wiki:GuiRpcProtocol

GUI RPC protocol

The GUI RPC protocol lets GUIs like the BOINC Manager communicate with the core client.

Note that the RPC server is the core client, and the RPC client is a GUI or add-on communicating with it (such as BOINC Manager). This may seem confusing. This terminology will be used on the rest of the page.

Basic structure

The protocol is based on XML, and it's strictly request-reply. The client sends requests to the server, and waits for a reply; the server never sends anything without getting a request from the client first. Both requests and replies are terminated with the control character 0x03.

Self-closing tags must not have a space before the slash, or current client and server will not parse it correctly. For example, send <authorized/>, not <authorized />.

Requests are inside <boinc_gui_rpc_request> elements, and replies from the RPC server are inside <boinc_gui_rpc_reply> elements (in both cases there is a 0x03 byte after the closing tag). The current RPC server implementation doesn't require the <boinc_gui_rpc_request> tag, which is handy for debugging (you can connect via netcat and just type <auth1/>); however, clients must not rely on this, and must always send the <boinc_gui_rpc_request> root tag.

The current RPC server doesn't support pipelining of requests (pipelining means sending a batch of multiple requests without waiting for a reply, then getting all the replies together; this improves latency). For compatibility, pipelining must not be used.

To terminate the RPC session, just close the connection on the client side. Warning: some protocols have a specific "quit" command for this. The GUI RPC protocol has a <quit/> command, but it has a completely different purpose: telling the core client to quit!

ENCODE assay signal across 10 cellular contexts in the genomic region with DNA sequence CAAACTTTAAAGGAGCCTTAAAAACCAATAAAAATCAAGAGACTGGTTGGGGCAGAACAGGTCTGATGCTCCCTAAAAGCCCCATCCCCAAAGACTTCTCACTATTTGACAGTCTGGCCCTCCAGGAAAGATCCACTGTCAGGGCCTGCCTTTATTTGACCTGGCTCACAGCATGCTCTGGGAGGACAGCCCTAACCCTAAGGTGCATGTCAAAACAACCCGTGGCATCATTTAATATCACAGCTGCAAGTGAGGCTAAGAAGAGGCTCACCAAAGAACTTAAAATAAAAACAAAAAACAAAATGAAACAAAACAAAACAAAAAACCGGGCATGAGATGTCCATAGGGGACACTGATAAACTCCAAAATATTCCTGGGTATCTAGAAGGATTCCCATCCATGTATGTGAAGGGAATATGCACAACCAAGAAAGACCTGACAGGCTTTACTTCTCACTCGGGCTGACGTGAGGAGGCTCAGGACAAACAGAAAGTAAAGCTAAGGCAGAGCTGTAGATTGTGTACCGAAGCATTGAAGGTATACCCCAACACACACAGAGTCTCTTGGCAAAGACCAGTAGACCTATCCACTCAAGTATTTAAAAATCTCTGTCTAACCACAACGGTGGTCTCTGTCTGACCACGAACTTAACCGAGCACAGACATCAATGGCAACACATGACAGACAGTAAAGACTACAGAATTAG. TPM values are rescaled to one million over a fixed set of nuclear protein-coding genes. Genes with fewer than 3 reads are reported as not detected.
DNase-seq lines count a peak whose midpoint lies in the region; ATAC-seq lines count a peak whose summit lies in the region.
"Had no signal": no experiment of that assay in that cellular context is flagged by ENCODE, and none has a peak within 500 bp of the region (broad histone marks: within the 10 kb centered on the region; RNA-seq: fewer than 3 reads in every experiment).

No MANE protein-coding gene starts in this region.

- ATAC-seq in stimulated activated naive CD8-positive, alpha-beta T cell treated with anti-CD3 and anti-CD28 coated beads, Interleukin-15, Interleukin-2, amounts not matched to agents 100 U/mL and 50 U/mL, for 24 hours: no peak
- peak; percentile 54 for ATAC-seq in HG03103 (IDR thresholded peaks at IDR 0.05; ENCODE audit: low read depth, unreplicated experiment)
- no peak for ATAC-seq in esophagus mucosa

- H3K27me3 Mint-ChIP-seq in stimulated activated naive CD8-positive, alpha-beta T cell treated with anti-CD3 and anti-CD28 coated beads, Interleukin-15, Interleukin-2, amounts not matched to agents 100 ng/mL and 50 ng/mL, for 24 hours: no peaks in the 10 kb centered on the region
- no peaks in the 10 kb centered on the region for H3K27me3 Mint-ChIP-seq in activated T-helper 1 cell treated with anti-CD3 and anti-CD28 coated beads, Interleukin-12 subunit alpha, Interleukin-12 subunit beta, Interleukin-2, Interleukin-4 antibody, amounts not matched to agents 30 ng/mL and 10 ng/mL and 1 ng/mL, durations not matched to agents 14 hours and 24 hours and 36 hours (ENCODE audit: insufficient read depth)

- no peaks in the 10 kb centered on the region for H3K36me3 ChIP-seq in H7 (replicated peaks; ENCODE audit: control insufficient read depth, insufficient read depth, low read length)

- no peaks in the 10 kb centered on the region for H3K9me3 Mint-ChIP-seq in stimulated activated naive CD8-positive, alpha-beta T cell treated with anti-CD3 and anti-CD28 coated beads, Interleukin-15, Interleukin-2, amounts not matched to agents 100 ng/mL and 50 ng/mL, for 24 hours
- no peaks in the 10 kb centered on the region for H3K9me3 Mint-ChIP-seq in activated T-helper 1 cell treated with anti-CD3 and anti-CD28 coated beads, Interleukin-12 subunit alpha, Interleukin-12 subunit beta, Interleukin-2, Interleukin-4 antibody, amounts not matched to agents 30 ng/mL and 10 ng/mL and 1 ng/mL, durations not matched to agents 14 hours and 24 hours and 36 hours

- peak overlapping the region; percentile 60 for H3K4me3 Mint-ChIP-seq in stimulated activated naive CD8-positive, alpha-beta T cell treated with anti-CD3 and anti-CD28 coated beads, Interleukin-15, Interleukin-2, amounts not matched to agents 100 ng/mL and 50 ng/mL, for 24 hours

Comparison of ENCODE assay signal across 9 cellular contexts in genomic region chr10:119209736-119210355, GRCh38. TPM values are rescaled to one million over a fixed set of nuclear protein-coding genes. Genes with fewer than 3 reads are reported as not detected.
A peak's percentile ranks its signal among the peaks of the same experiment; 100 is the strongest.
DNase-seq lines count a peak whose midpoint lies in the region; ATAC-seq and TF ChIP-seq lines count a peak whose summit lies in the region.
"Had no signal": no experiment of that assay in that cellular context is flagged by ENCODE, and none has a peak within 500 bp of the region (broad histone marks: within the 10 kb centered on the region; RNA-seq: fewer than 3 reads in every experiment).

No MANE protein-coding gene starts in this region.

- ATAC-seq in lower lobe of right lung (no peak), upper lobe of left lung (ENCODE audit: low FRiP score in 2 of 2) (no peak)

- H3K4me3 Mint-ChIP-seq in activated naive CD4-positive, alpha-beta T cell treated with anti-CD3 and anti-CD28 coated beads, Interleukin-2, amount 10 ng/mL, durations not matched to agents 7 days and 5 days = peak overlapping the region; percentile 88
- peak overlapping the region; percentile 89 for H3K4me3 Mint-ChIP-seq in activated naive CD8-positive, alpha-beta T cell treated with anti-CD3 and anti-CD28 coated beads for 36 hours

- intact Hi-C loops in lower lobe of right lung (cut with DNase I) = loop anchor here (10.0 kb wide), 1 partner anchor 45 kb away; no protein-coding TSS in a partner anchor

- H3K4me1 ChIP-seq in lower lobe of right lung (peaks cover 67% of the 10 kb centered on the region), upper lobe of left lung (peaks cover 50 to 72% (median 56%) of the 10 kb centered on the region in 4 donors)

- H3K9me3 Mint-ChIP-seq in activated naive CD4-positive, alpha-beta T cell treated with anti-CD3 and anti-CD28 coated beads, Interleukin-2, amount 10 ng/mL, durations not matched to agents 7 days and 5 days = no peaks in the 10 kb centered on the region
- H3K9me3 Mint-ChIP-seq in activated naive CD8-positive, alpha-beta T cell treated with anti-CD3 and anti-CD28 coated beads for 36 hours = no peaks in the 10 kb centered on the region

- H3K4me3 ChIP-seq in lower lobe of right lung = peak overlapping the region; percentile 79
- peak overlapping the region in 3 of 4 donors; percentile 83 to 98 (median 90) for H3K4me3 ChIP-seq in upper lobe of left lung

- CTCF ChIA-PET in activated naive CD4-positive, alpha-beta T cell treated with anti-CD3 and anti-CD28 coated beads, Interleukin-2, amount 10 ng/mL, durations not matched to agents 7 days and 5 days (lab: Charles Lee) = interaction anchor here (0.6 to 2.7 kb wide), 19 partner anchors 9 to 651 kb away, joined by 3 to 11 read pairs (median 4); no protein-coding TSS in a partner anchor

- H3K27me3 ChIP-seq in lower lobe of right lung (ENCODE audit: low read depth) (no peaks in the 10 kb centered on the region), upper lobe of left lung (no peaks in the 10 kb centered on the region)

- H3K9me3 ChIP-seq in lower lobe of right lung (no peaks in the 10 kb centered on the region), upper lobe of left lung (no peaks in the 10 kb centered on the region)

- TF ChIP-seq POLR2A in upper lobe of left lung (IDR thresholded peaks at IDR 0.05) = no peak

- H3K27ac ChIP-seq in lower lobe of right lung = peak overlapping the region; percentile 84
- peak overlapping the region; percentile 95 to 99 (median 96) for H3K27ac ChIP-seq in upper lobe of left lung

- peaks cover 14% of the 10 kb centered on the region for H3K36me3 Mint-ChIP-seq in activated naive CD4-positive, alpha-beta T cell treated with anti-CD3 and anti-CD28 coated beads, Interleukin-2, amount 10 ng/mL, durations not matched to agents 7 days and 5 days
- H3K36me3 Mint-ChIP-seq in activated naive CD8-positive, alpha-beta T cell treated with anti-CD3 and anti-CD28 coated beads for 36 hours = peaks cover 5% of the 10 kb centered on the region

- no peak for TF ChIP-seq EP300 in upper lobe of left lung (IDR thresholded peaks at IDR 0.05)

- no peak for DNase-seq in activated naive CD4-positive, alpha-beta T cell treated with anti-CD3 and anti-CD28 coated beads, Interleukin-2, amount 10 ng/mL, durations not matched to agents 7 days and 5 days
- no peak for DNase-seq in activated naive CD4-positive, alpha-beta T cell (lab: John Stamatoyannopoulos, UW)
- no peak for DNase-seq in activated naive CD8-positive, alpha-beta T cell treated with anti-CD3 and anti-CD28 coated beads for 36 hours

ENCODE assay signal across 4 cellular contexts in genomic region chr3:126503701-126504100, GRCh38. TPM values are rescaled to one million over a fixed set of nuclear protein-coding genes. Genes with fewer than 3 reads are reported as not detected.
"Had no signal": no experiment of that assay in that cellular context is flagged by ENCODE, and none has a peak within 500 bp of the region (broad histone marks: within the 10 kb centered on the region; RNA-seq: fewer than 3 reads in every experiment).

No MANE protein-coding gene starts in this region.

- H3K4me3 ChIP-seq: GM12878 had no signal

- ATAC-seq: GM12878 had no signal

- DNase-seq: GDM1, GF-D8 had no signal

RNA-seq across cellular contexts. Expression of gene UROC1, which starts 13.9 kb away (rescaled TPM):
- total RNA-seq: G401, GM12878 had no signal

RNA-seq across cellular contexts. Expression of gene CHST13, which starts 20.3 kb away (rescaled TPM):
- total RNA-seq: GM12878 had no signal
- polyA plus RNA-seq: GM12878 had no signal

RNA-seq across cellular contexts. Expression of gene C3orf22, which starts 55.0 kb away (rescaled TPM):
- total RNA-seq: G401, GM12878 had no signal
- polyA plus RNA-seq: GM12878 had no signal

Common replies

If a command requires authentication but the client hasn't authenticated yet, the RPC server will reply

<boinc_gui_rpc_reply>
    <unauthorized/>
</boinc_gui_rpc_reply>

The client should be prepared to receive this in reply to any command.

Successful commands usually get the reply:

<boinc_gui_rpc_reply>
    <success/>
</boinc_gui_rpc_reply>

although individual commands, especially those that retrieve data, may return the requested information instead of <success/>.

If a command isn't successful, the reply is:

<boinc_gui_rpc_reply>
    <error>human-readable error message</error>
</boinc_gui_rpc_reply>

Clients should not try to parse the error message. The current gui_rpc_client.cpp library sometimes tries to parse errors, but this is very unreliable, since the message wording can change (and has changed) between RPC server versions. (r15942 even changed "unrecognized op")

Authentication

The RPC protocol allows the RPC client to authenticate itself using a password. Most RPC operations can only be done by an authenticated client. Some can be done without authentication, but only by a client running on the same machine.

Authentication on the RPC protocol is password-based, and negotiated with a challenge-response system. To initiate the authentication process, send an <auth1/> command:

<boinc_gui_rpc_request>
    <auth1/>
</boinc_gui_rpc_request>

The response will be the authentication challenge:

<boinc_gui_rpc_reply>
    <nonce>1198959933.057125</nonce>
</boinc_gui_rpc_reply>

The value of nonce is to be used as a salt with the password. It is randomly generated for each request. To calculate the response, concatenate the nonce and the password (nonce first), then calculate the MD5 hash of the result, i.e: md5(nonce+password). Finally, send an <auth2> request with the calculated hash, in lowercase hexadecimal format.

<boinc_gui_rpc_request>
    <auth2>
        <nonce_hash>d41d8cd98f00b204e9800998ecf8427e</nonce_hash>
    </auth2>
</boinc_gui_rpc_request>

The reply will be either <authorized/> or <unauthorized/>.

If the client hasn't authenticated yet, and it is connecting remotely (ie. not via localhost), <auth1/> is the only command that can be sent, and all other commands will return <unauthorized/>.

Common XML elements

There are some XML elements (like <project>, <result>, <workunit>, and <app>) that are common to many command replies. Such elements are will be documented in this section.

The XML responses are relatively flat, and are parsed in one pass. The relationship between XML elements is determined by what was parsed before it, instead of based on the tree hierarchy like other XML formats do. For example, <result> elements that come after a particular <project> element are results that belong to that project. They won't be inside the <project> element.

Last modified 7 years ago Last modified on 03/03/11 14:07:48